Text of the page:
Leadership and the Yankees

It’s easy for us to think about either the very good or very bad of particular leaders. The truth is that all leaders have a bit of both in them. The goal is for the good to increase and the bad to decrease. Unfortunately, sometimes the bad directly counteracts the good. This appears to be the case in the life of George Steinbrenner.

In this past week’s episode of Only A Game, the host Bill Littlefield interviewed Peter Golenbock, the author of George: The Poor Little Rich Boy Who Build the Yankee Empire. Golenbock points out that the Yankees had their best years following times when Steinbrenner was suspended from his duties as Yankee owner. During these times, the capable people that he hired were able to work their plan without intereference.  The Reggie Jackson years of the 1970’s followed a Steinbrenner suspension or else Jackson may have been traded sooner. A similar course of evenst happened in the 90’s. Steinbrenner has always been suspicious of prospects and has often pressured general managers to trade prospects before they hit the big leauges. In this case, a suspended Steinbrenner was unable to pressure the general manager to trade s star shortstop. Today, Derek Jeter is a nine-time All-Star with four World Series rings.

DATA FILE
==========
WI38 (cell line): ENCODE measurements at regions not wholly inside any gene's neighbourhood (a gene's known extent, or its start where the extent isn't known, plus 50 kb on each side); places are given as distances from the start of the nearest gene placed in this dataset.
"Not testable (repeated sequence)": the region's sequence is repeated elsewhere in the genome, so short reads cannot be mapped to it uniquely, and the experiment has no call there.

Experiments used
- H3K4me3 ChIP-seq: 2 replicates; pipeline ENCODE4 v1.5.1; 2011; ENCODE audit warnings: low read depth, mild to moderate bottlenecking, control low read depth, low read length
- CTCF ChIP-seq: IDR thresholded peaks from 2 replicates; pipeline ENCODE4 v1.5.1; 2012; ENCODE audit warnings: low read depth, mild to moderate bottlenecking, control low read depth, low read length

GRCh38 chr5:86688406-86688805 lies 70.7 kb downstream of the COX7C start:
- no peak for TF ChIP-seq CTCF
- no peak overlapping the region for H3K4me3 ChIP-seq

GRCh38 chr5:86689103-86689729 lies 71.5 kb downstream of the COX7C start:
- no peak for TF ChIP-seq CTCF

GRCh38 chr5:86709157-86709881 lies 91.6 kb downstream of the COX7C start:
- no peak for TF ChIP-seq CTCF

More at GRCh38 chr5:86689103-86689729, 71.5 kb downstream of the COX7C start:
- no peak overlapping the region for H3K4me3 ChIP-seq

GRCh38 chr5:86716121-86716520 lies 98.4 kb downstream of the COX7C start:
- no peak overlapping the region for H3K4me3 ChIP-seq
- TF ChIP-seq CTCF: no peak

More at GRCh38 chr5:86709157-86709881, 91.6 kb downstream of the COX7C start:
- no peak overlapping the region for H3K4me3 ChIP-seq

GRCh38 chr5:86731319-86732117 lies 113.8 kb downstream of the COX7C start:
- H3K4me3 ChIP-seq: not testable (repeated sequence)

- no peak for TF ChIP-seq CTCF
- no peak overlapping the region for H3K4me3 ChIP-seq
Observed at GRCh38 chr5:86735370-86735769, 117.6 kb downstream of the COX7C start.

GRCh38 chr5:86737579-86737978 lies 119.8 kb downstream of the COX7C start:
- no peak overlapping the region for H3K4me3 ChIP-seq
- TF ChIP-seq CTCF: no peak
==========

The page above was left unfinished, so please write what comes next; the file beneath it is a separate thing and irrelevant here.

So, what do we learn from this? First, Steinbrenner hired capable decision makers and managers. Second, Stenbrenner resourced those decision makers to succed. Third, quite unfortunately, Steinbrenner involved himself far too often in the decision making process. With this poor practice of micromanagement, Steinbrenner directly negated his own good leadership qualities.

It’s another tale to illustrate a basic leadership prinicple: Hire good people. Give them what they need to succeed. Leave them alone!

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